1902 Encyclopedia > Joachim Murat

Joachim Murat
French soldier and king of Naples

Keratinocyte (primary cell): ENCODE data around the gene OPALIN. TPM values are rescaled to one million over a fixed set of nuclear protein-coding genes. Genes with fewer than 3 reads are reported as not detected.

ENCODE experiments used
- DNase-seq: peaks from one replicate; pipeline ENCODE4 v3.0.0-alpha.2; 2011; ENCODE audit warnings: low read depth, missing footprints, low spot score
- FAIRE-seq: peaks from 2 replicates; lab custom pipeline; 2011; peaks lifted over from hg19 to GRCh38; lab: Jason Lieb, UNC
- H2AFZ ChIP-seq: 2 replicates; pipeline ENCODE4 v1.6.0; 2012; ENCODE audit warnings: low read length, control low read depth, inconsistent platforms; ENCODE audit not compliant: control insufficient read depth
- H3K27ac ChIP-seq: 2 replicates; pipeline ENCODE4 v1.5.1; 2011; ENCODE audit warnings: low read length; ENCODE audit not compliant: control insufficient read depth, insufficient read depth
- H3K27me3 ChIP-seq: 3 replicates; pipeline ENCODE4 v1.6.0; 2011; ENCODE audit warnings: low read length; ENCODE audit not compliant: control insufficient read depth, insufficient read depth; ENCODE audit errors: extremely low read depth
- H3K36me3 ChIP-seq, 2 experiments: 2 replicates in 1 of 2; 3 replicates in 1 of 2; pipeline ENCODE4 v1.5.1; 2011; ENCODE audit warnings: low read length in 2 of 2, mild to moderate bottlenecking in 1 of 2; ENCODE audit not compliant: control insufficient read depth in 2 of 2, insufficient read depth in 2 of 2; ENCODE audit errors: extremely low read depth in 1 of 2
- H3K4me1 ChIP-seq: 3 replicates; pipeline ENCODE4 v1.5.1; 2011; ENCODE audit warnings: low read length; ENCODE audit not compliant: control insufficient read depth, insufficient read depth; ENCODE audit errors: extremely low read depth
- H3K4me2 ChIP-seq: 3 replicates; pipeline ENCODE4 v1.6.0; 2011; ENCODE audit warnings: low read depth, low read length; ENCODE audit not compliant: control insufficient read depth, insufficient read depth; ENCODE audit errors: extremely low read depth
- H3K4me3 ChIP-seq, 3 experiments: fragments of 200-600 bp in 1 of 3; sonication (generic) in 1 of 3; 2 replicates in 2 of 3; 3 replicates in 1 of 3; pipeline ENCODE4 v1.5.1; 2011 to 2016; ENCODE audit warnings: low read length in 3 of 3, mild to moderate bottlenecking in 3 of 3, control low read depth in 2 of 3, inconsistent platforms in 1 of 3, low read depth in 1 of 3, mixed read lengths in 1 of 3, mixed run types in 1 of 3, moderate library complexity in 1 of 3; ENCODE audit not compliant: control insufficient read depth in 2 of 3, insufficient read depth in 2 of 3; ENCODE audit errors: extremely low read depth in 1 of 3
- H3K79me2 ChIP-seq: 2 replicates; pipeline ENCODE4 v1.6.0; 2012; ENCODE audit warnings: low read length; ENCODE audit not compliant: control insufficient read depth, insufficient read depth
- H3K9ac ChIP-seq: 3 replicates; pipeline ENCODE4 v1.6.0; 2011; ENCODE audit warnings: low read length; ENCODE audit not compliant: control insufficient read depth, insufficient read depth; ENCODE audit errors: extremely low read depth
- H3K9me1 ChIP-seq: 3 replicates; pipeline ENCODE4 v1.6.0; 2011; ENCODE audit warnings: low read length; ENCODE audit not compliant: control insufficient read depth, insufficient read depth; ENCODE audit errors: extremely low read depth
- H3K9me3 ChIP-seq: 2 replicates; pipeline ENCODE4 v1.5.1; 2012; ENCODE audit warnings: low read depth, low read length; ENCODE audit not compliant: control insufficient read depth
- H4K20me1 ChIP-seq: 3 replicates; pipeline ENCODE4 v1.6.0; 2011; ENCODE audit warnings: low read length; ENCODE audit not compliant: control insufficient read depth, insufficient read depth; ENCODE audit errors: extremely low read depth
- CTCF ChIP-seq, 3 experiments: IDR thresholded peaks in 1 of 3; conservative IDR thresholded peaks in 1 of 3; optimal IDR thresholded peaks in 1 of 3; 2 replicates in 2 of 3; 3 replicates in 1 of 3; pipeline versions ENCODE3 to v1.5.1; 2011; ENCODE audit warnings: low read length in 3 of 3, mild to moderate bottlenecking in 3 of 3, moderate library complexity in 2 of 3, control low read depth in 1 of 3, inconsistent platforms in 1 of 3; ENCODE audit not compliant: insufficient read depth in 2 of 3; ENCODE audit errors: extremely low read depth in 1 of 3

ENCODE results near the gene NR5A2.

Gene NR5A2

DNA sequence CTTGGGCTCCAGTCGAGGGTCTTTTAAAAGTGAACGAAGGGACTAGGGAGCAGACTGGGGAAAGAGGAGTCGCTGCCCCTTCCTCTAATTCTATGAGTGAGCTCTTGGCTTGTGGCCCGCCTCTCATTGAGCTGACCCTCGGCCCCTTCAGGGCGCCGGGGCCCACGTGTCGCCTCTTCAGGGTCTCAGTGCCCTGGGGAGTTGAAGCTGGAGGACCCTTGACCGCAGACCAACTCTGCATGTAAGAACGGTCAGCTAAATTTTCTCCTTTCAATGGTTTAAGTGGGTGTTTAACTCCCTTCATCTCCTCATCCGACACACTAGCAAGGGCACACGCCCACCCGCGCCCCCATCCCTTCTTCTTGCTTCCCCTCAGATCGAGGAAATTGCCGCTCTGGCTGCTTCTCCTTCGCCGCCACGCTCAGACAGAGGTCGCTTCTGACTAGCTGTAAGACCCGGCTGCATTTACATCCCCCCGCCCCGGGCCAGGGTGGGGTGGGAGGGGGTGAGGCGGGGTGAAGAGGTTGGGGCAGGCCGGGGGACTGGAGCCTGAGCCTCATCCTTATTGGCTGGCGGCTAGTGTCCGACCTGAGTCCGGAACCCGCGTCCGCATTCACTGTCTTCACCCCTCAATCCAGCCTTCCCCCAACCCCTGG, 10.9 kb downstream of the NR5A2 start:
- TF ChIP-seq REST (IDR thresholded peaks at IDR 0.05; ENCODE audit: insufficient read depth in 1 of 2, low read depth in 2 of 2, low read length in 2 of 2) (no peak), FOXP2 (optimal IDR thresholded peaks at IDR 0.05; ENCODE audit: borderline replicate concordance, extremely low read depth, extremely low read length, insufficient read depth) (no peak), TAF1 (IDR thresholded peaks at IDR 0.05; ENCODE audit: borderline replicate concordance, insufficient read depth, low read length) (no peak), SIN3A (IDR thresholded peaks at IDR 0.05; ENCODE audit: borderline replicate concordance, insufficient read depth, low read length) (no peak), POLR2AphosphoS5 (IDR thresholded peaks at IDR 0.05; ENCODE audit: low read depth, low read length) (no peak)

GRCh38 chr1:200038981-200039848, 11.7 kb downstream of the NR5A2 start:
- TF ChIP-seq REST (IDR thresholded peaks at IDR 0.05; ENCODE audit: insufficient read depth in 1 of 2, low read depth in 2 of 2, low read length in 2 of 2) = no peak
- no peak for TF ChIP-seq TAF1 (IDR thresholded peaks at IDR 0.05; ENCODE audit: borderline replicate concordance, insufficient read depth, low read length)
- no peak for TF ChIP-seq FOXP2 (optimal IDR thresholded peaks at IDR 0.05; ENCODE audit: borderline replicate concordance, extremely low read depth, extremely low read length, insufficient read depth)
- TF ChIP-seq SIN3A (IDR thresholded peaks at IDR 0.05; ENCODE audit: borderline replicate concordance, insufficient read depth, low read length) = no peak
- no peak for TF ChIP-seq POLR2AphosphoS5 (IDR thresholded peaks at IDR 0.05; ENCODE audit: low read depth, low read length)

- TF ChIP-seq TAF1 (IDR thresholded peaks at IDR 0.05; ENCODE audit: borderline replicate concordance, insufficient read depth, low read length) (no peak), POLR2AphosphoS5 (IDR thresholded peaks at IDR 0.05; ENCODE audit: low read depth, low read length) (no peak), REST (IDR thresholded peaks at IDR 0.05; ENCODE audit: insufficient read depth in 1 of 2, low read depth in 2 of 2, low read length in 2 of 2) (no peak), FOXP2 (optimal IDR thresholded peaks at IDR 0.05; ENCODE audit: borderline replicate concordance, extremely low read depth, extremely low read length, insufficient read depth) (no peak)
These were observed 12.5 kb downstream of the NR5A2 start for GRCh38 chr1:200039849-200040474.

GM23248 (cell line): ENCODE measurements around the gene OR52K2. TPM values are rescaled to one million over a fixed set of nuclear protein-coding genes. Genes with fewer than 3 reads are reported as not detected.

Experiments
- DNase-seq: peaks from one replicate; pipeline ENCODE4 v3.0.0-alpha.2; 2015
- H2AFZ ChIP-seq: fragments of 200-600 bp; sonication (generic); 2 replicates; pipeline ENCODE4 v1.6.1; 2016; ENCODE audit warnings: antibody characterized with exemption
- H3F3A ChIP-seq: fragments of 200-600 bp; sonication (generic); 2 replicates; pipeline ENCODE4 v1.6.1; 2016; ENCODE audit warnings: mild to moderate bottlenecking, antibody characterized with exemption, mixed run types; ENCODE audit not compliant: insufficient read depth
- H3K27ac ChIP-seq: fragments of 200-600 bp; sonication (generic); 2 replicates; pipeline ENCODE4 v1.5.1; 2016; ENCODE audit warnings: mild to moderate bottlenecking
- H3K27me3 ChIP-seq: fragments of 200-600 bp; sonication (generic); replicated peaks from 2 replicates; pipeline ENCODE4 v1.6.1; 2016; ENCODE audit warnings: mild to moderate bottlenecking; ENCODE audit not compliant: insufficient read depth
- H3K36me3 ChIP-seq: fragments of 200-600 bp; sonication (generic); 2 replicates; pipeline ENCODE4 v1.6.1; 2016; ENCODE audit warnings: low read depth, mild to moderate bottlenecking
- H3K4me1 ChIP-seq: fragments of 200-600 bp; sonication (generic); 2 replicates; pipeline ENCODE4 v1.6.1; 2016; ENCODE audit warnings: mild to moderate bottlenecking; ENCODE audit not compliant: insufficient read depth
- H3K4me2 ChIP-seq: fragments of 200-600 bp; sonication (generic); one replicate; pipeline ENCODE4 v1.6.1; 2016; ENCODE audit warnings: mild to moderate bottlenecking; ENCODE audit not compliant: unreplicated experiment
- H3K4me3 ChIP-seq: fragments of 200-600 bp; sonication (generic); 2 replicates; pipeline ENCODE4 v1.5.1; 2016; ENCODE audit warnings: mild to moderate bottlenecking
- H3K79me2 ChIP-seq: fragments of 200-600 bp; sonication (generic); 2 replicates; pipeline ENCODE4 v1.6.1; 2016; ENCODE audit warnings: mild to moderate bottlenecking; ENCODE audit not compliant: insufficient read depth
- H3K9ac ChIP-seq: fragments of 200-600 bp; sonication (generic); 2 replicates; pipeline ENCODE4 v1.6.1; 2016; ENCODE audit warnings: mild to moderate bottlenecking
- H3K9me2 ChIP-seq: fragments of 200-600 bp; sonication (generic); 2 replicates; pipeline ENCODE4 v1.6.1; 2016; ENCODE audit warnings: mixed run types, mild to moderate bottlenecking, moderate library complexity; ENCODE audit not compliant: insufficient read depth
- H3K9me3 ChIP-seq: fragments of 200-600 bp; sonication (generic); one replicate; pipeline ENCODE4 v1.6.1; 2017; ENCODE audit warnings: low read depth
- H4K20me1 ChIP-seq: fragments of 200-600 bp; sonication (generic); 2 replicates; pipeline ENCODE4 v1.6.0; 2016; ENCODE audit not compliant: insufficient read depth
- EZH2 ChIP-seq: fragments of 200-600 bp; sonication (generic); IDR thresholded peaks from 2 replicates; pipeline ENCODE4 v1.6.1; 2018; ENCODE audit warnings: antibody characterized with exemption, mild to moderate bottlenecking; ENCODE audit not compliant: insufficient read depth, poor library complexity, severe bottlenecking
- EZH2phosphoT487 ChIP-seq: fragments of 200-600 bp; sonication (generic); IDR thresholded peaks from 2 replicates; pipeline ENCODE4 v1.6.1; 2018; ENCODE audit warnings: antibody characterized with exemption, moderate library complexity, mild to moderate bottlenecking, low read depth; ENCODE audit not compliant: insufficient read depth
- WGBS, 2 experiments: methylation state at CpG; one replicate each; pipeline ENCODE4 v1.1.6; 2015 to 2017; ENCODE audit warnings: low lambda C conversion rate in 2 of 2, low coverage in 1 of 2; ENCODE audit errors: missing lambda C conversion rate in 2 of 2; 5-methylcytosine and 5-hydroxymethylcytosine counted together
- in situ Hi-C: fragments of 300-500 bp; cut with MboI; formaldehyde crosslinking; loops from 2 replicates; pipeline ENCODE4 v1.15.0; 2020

MURAT, JOACHIM (1768-1815), king of Naples and a celebrated French cavalry leader, was, according to most accounts, the younger son of an innkeeper at Bastide Fortuniere in the department of Lot, France, and was born in 1768, but by his own account Ills father was a well-to-do farmer in that village. This is most probably the truth, as after being educated at a seminary at Cahors he was entered at the university of Toulouse, where he studied canon law. He was intended for the priesthood, but led a reckless life ; and after spending all his money he enlisted in a cavalry regiment. He had attained the rank of " marechal des logic " in 1789, and was the recognized leader of the young soldiers from his great prowess in all athletics and feats of daring. His influence was so great and so prejudicial to authority that he received unlimited leave of absence in 1790. In November 1791 he was elected by the department of Lot a member of the garde constitutionelle of the king. In May 1792 the garde was disbanded, but Murat had shown such military qualities and such advanced principles that he was at once appointed a sub-lieutenant in the chasseurs-h-cheval, and on the outbreak of war aide-de-camp to General Huh. He was rapidly promoted to be captain and major in the 21st chasseurs, but after Thermidor found himself looked upon with suspicion on account of his former advanced republican sentiments. He was recalled from the front, and happened to be wandering about Paris in the spring and summer of 1795, like another unemployed officer, Napoleon Bonaparte, whose acquaintance he made, and whose friendship he won. When Bonaparte was requested by Barras to undertake the defence of the convention in Vendemiaire 1795 he at once called Murat to his side and commissioned him to bring up from Sevres the artillery with which the sections were shot down. His services on this occasion were recognized by his receiving the lieutenant-colonelcy of the 21st chasseurs and the appointment of first aide-de-camp to General Bonaparte in Italy. In the first battles of the famous campaign of 1796, Montenotte, Ceva, Dego, and Mondovi, Murat so greatly distinguished himself that he was chosen to carry the flags taken from the enemy to Paris. He was promoted to be general of brigade, and returned to Italy in time to be of essential service to Bonaparte at Bassano and Corona and Fort St Georges, where he was wounded. He then was sent on a diplomatic mission to Genoa, but returned in time to be present at Rivoli. In the advance into Tyrol in the summer of 1797 he commanded the vanguard, and by his passage of the Tagliamento hurried on the preliminaries of Leoben. In 1798 lie was for a short time commandant at Rome, and then accompanied Bonaparte to Egypt. At the battle of the Pyramids he led his first famous cavalry charge, and so distinguished himself in Syria that lie was made general of division. He returned to France with Bonaparte, and on the 18th Brumaire led into the orangery of Saint Cloud the sixty grenadiers whose appearance broke up the Council of Five Hundred. He was, after the success of the coup d'etat, made commandant of the consular guard, and in .January 1800 married Marie Annonciade Caroline Bonaparte, the youngest sister of the first consul. He commanded the French cavalry at the battle of Marengo, and was afterwards made governor in the Cisalpine Republic. Eie was made a marshal of France in 1804 ; he was titular governor of Paris, was invested with the grand eagle of the Legion of Honour, and appointed grand admiral of France with the title of prince in 1805. He commanded the cavalry of the grand army in the German campaign of 1805, and was so conspicuous at Austerlitz that Napoleon made him grand-duke of Berg and Cleves. He commanded the cavalry at Jena, Eylau, and Friedland, and in 1808 was made general-in-chief of the French armies in Spain. He entered Madrid on 25th March, and did much to hurry on the Spanish policy of Napoleon. The inhabitants of Madrid showed their hatred for the French by murdering on 2d May all the isolated or wounded Frenchmen they could find. Murat vigorously put down the riot, but not cruelly, for only 158 Spaniards fell to 500 Frenchmen; and he hoped for the throne of Spain as his reward. But the throne of Spain was given to Joseph Bonaparte, and Murat received Joseph's former kingdom of Naples.